AC as a brand has a long and sometimes bumpy history going from 1901to the current day. During the 122 years of its existence it has produced around 20,000 vehicles – somewhat less than Toyota or Volkswagen Group build on an average day!
Only 998 “real” Cobras being built in the 1960’
Except amongst aficionados AC is a little known car maker. Most who do know of it associate it with the AC Cobra – though in the USA (where most Cobra’s were destined to be sold) it is more generally know as a Shelby Cobra. Its fame is in large part due to having a beautiful shape and an ability to provide thrilling performance. Despite only 998 “real” Cobras being built in the 1960’s it has become famous since then for being the most copied car in history. Dozens of small manufactures around the world have been offering replicas ( of varying quality ) since the early 1970’s. One estimate suggests that there are now around 60,000 such cars in existence – with the number increasing every year. The vast majority of these have fibreglass bodies.
AC Cars ( in one form or another ) has also been building “continuation” Cobra’s – on and off since the early 1980’s. The majority of these have hand built aluminium bodies sitting on a steel chassis that is identical to the cars produced in the mid 60’s. Around 500 of these were built, mostly destined for the US market,where, for a time, they could be ordered from a Ford Dealer. Last month AC Cars launched their latest version of the car featuring a larger body, many safety features, engines of up to 650bhp and prices starting at around £250,000.
But the make is about much more than Cobras.
Like most classic car makes, AC has an active owners club which organise a number of events throughout the year. One of these was the recent “National Day” held at the Amberley Museum, not far from the Goodwood Estate. Here the breadth and depth of the various was on show with Cobra’s only making up a small proportion of the cars attending. Here is a chronological selection of some of those on display – including a few Cobras.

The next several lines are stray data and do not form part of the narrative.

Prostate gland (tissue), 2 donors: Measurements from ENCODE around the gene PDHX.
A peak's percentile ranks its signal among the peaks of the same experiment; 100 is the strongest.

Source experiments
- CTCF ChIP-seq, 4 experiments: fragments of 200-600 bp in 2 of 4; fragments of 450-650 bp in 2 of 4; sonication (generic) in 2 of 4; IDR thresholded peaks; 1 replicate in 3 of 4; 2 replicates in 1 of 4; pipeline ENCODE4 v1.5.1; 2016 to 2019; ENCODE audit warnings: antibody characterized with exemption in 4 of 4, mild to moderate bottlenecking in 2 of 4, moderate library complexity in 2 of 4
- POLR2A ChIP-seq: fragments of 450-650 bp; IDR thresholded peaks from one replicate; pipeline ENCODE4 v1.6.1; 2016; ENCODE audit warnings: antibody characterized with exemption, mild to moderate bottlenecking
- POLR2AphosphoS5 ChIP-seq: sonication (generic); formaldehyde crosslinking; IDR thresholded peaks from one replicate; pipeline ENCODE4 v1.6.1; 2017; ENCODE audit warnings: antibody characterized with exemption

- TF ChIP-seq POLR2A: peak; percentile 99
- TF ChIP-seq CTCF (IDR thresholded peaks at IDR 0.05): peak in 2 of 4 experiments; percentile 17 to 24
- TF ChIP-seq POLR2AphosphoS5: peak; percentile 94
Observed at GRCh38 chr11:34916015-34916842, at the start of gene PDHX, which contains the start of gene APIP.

From the late 1930’s 3 examples of the period. Most cars had hand made bespoke bodies and all were very elegant.
Between 1947 and 1958 almost 300 more of these 2 litre Saloons were produced than Cobras during the 1960’s.
From 1953-1962 AC produced 226 Aces with either AC, Bristol or Ford engines. They had much success in racing and formed the basis of the early Cobra’s.
What in effect was an Ace Coupe was also produced for most of this period named the Aceca.
Both models were well represented at Amberley
From 1959 a slightly larger coupe was produced (82 in total) which provided four seats for “the family man”.
This particular Greyhound was modified to a convertible with a V8 engine and makes a great continental cruiser.
In 1961 along came Caroll Shelby with the idea of fitting a Ford V8 into the Ace and thus the Cobra was born. Sadly there were no “real” 1960’s versions at the event.
From 1967 to 1973 AC produced 81 Grand Tourers know as the 428. The designation came from the 428 Cubic Inch ( 7 litre ) Ford V8 engine fitted to an extended Cobra chassis with a body designed and built by Frau. The 1973 petrol crisis did an effective job of killing it off.
From 1979 to 1985 the 3000ME ( 3litre Mid Engined) was produced after a very long gestation period as it was first shown at the 1973 motor show.
In 1982 Brian Angliss, a highly capable restorer of “real” Cobras, purchased the original jigs and bucks for the Cobra from AC. In 1986 he also purchased a controlling interest in AC Cars. Since then around 500 have been built in various guises – the vast majority being designated Cobra Mk4’s and shipped to the US where they were sold by Ford dealers.
All were still handbuilt to individual specification and it is rare to find two that are alike.
The last 28 were fitted with supercharged engines and designated Superblowers.
From late 1993 to 2008 around 70 Ace Brooklands ( the AC factory being based at Brooklands) were produced in various guises in an attempt ( originally supported by Ford) to create a contemporary car.
A run of 37 CRS (Carbon Road Series) were built in 2000 and 2001. As the name implies these have Carbon Fibre bodies and were available form AC at about half the price of the Aluminium Superblowers.
A small number of AC 378’s have been produced more recently – with light Carbon Fibre bodies and 440Bhp in non supercharged form they are quick off the line.
The 378 was the last one to be produced. Here it sits alongside the last Superblower and the last Mk4. The owners of the 378 and Mk4 can be seen chatting in front of the grey car. The Suoperblower owner is hiding behind the camera.
And here is my Superblower back at my daughter’s house cooling off at the end of the day.
Report and Photos by Peter de Rousset-Hall